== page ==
Bullying Part Two – Helping Children deal with being Bullied

I have had a few Au pairs asking me about bullying. I have decided to break up this topic into four parts.

  1. Part One – Identifying bullying.
  2. Part Two – Helping children deal with being bullied.
  3. Part Three – How to stop a child from being a bully.
  4. Part Four – How to punish a child for bullying.

“Be yourself, because the people who mind don’t matter and the people that matter don’t mind.” – Dr. Seuss

Part Two – Helping Children deal with being bullied.

Helping Children:

When a child comes to you and tells you that they are being bullied, you will probably have a hard time to wrap your head around it. It is very important to listen calmly without interrupting and to offer comfort and support. Kids are often reluctant to tell someone when they are being bullied, especially a parent or guardian because they feel embarrassed and ashamed of it. They will also feel that they are a disappointment to their families and they will think that their families will be angry or upset with them.

Children will usually feel that it is their own fault when they are being bullied. Their first reaction to it will be to either give in to the bullying or to feel as if they are not good enough, pretty enough or that they do not fit in with other children. Kids will also be scared that if they tell someone about they bullying and they tell them who the bully is, the bully will get angry and then the bullying will become even worse. Other kids might feel that if they told someone about it, they will not believe them and will not help them. They might also be afraid that they will be told to fight back and they might not feel strong or brave enough to fight back.

What to do:

It is very important to praise the child for telling you about the bullying. You have to make sure that they know and understand that they have done the right thing by telling someone about it. They also need to know that they are not alone and that a lot of people get bullied at some point in their life. Also emphasize the fact that it is not the child that is behaving badly and that it is the bully that is in the wrong. You will also need to tell the child that you will help them and that you will figure out what to do about it and hoe to stop it – together.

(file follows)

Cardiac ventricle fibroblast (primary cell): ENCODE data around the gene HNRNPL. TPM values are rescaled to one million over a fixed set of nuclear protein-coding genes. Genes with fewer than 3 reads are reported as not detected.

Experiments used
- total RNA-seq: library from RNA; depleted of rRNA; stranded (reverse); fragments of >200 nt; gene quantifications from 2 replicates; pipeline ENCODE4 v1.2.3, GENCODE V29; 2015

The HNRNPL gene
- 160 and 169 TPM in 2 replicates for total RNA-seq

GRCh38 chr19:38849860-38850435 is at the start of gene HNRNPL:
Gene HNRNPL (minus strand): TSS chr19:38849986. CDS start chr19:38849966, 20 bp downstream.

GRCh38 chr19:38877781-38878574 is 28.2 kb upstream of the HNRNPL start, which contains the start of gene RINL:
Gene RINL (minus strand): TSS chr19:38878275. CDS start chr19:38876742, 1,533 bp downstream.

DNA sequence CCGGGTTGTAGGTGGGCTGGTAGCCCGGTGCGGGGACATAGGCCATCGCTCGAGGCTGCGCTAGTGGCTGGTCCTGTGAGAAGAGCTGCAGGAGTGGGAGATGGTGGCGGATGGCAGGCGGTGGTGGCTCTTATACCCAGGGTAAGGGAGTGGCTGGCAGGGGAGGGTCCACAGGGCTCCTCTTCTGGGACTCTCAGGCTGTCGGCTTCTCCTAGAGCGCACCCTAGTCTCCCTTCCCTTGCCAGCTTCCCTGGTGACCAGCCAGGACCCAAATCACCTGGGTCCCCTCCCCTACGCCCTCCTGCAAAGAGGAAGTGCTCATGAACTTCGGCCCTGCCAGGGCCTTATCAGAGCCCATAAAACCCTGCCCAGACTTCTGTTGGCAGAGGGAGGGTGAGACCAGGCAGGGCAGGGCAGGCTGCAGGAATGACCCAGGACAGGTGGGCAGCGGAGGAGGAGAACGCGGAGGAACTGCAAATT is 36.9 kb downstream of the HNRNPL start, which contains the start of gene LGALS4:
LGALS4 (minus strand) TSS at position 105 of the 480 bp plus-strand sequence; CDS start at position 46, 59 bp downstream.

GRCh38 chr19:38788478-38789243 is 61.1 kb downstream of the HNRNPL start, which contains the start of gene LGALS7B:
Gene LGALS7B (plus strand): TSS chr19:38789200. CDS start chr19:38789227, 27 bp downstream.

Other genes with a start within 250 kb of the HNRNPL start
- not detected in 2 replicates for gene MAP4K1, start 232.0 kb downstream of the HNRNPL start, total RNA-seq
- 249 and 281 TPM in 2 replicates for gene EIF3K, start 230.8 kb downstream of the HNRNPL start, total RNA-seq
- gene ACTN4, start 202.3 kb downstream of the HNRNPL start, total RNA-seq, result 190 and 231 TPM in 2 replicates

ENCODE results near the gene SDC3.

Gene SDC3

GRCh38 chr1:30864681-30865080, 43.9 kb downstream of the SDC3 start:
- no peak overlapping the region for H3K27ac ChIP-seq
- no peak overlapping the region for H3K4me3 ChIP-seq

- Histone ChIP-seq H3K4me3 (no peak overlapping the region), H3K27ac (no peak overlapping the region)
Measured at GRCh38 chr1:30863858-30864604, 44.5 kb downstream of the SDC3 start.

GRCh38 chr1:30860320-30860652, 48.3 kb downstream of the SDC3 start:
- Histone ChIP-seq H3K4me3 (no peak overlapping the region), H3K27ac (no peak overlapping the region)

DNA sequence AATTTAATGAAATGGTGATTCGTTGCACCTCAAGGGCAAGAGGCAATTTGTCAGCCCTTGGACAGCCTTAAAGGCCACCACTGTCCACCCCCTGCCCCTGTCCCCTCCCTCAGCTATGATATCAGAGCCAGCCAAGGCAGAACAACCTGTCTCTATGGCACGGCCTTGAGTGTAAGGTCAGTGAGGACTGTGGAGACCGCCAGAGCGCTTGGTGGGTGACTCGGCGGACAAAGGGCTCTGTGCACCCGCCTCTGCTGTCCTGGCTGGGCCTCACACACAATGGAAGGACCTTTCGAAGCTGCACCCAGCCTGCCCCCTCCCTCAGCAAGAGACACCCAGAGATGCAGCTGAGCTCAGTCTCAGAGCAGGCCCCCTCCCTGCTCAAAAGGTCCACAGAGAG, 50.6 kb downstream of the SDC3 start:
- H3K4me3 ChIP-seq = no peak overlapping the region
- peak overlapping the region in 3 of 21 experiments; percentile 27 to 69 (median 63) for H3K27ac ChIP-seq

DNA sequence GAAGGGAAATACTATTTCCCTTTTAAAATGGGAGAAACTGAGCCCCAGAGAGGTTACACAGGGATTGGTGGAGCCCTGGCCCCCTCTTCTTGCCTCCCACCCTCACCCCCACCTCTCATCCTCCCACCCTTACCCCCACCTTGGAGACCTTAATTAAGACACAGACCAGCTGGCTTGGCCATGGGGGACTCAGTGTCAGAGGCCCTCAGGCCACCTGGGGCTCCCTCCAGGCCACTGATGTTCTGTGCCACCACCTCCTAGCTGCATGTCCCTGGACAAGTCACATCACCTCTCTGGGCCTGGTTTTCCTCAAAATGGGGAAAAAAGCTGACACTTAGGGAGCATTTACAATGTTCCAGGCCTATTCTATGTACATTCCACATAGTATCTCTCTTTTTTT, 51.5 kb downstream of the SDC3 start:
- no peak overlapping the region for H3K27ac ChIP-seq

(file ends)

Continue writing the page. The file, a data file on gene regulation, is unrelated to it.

1. Talk to the child’s teacher. If the bullying is happening at school, it would really help if you can talk to the teacher or an administrative person at the school – immediately. Most schools have a protocol against bullying. Make sure that you know exactly what happened and who was involved before you talk to them.
  2. Contact the bully’s parents. This is only advised when the intimidation is persistent and when you feel that the parents will be willing to work with you and help you with this. You can email or call them but it is very important to be non-confrontational when contacting them and making it clear that your goal is to resolve the matter together. You might say something like, “I’m phoning because my daughter has come home from school feeling upset every day this week. She tells me that Angie has called her names and excluded her from games at the playground. I don’t know whether Angie has mentioned any of this, but I’d like us to help them get along better. Do you have any suggestions?”